Talking with the experts.
Through the NFL Draft, Shutdown Corner's Kristian Dyer will be training at TEST Football Academy Powered by Parisi Speed School in New Jersey along with roughly 20 players. All of these athletes are prepping for the NFL Combine, different pro days and of course, the NFL Draft in April. A former college soccer player, Kristian was a playground legend at quarterback back in middle school but never played a down of organized football. He will be blogging about the life of training for the NFL Draft and a career in the league as he lives it firsthand.
MORRIS PLAINS, N.J. — A week before, I had just been tested after a little more than a month of training with the two dozen combine athletes at TEST Sports Clubs. My sprint times were down, my vertical increased and I had lost weight while adding strength. But let's be honest, I wasn't a professional athlete — I just cover them for a living.
So to get thrown into the mix with a bunch of early 20 something athletes all in prime shape coming off their senior seasons of college football isn't easy.
That's where Terrence Fabor comes into the picture.
Fabor played linebacker in college at William Paterson University and is now the Director of Training at Parisi Speed Schools. Fabor has trained Olympic and World Cup athletes at Parisi, which has now partnered with TEST Sports Clubs in training NFL combine athletes.
The thing about Fabor is that he doesn't smile, he just sort of looks at the athletes he's training, absorbing everything and taking mental notes. It had me sweating even before I began my stretching.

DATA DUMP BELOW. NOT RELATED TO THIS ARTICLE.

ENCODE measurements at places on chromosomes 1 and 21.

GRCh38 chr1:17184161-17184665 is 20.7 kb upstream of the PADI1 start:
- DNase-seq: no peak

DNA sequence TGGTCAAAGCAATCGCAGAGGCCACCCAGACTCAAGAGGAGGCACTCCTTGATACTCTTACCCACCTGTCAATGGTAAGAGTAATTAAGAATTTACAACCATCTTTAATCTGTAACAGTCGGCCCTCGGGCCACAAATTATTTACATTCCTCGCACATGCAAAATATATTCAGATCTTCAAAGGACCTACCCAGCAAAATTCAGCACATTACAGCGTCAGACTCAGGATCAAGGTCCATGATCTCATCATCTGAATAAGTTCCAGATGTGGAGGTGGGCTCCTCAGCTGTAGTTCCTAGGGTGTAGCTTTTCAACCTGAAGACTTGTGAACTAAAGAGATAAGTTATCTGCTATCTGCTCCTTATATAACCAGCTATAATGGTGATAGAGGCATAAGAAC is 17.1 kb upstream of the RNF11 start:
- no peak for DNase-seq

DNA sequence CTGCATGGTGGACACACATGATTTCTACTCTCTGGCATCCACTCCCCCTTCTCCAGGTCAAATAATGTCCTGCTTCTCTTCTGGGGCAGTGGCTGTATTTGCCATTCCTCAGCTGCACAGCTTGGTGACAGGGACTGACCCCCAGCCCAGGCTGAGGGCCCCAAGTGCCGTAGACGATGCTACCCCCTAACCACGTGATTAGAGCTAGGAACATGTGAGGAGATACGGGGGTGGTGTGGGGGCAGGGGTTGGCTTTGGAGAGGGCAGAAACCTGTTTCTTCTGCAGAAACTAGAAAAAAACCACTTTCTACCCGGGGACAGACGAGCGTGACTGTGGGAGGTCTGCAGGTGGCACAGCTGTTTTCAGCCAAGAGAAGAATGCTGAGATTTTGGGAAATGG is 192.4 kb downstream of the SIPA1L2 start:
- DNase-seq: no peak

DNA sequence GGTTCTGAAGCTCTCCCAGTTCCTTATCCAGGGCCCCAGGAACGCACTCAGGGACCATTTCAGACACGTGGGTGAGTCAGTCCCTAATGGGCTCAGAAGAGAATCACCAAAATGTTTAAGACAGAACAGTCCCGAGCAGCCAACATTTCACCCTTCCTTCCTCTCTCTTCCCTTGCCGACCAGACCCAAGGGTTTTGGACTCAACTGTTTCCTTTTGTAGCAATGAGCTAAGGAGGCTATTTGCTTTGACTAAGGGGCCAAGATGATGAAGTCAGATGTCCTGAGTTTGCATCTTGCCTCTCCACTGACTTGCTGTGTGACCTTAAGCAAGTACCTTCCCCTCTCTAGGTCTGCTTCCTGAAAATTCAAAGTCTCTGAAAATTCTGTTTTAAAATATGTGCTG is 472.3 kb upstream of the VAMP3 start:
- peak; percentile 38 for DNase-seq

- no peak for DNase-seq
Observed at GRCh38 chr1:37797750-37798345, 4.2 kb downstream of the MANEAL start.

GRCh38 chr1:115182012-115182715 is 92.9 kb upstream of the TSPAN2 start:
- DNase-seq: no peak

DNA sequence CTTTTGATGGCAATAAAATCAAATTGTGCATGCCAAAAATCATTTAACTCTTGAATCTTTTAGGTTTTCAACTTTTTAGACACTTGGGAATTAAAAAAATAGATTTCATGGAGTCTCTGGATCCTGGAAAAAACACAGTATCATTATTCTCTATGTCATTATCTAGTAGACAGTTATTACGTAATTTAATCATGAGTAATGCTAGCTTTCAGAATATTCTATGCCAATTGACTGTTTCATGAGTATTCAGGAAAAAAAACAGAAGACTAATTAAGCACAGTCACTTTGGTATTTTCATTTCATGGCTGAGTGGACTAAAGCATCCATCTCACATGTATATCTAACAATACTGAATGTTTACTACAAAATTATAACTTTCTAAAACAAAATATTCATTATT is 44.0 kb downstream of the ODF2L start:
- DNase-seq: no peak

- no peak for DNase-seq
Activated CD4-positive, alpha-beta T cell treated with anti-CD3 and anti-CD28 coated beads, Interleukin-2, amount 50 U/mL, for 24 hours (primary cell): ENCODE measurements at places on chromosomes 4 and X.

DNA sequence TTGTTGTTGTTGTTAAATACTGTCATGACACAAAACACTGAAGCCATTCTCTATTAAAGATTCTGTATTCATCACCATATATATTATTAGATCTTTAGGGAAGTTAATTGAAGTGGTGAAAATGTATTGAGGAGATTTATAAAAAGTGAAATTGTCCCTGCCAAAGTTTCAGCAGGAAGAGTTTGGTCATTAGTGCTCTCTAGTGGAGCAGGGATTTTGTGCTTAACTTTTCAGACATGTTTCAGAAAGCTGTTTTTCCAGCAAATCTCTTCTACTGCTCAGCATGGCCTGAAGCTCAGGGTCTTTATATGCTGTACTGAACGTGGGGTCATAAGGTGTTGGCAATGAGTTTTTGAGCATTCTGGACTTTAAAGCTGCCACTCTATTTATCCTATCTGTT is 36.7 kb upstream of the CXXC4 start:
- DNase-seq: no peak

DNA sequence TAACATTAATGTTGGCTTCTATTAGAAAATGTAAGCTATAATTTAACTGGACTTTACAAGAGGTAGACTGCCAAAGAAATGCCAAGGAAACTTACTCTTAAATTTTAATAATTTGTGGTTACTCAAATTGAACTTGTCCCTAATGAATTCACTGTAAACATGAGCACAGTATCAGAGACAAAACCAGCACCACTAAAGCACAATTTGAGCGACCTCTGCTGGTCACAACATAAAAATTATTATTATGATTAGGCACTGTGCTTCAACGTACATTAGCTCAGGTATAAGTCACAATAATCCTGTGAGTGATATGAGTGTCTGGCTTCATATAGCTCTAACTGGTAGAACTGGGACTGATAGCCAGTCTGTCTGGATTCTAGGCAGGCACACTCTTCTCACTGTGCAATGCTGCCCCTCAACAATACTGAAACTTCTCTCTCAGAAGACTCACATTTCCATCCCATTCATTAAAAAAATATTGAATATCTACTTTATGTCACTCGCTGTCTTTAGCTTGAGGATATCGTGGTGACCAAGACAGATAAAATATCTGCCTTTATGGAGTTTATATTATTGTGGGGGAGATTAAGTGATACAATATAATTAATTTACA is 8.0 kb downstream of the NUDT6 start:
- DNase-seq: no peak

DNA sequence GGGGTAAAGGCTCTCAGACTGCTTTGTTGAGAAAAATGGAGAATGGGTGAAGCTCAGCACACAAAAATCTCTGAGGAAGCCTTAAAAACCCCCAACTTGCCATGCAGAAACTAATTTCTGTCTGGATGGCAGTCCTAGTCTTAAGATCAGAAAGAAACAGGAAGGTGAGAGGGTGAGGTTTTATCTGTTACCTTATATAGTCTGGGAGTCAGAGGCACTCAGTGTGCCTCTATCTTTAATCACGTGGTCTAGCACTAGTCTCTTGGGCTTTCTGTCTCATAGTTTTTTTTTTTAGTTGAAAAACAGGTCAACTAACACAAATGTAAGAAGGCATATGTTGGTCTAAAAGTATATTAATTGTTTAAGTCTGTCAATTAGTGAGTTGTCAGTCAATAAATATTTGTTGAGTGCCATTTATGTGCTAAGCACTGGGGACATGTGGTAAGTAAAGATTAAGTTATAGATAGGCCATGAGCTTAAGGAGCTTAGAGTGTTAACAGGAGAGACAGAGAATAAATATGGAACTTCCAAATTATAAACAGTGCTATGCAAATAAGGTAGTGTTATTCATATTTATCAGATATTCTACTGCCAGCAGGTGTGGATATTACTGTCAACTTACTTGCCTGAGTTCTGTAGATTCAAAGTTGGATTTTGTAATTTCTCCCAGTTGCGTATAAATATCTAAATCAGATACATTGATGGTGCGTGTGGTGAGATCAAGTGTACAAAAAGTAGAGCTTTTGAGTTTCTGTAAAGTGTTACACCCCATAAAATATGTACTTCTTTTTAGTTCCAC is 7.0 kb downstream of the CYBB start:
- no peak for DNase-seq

His job was simple: To give me a crash course on how to better utilize my muscles.
So I started with simple things, such as jumping jacks and some sort of crouching walk called "the caterpillar." Every exercise Tabor just watched, walking around me with his arms behind his back. What he could get from jumping jacks was beyond me. I was beginning to think this was stupid and looking for the exit.
He didn't smile, he didn't frown. Fabor just kept watching.
For some reason the uncertainty made me sweat more.
"One of the biggest issues I want to address is a lack of range of motion in your hips, which I noticed during our Active Dynamic Warm-up (ADW)," Fabor calmly explained to me.
"It also allows me to assess your largest areas of need, such as range of motion through your hips. By focusing on the little things and paying attention to detail, our athletes are better educated about their strengths and weaknesses and are able to achieve better results."
We did some basic exercises including lunges and a leg press using one leg to isolate the muscles and work on explosiveness. Then came squats, probably one of my favorite exercises dating back to my days of college soccer.
But rather than just load up the plates and squat, we started really light with just 10 pound plates on either side of the bar. Fabor messed with my feet, my hips, the pressure I put on my heels and even had me squeeze my shoulder blades together. Everything was weird and different as I went through my reps.
Again, I look for the exits, but Fabor had a plan.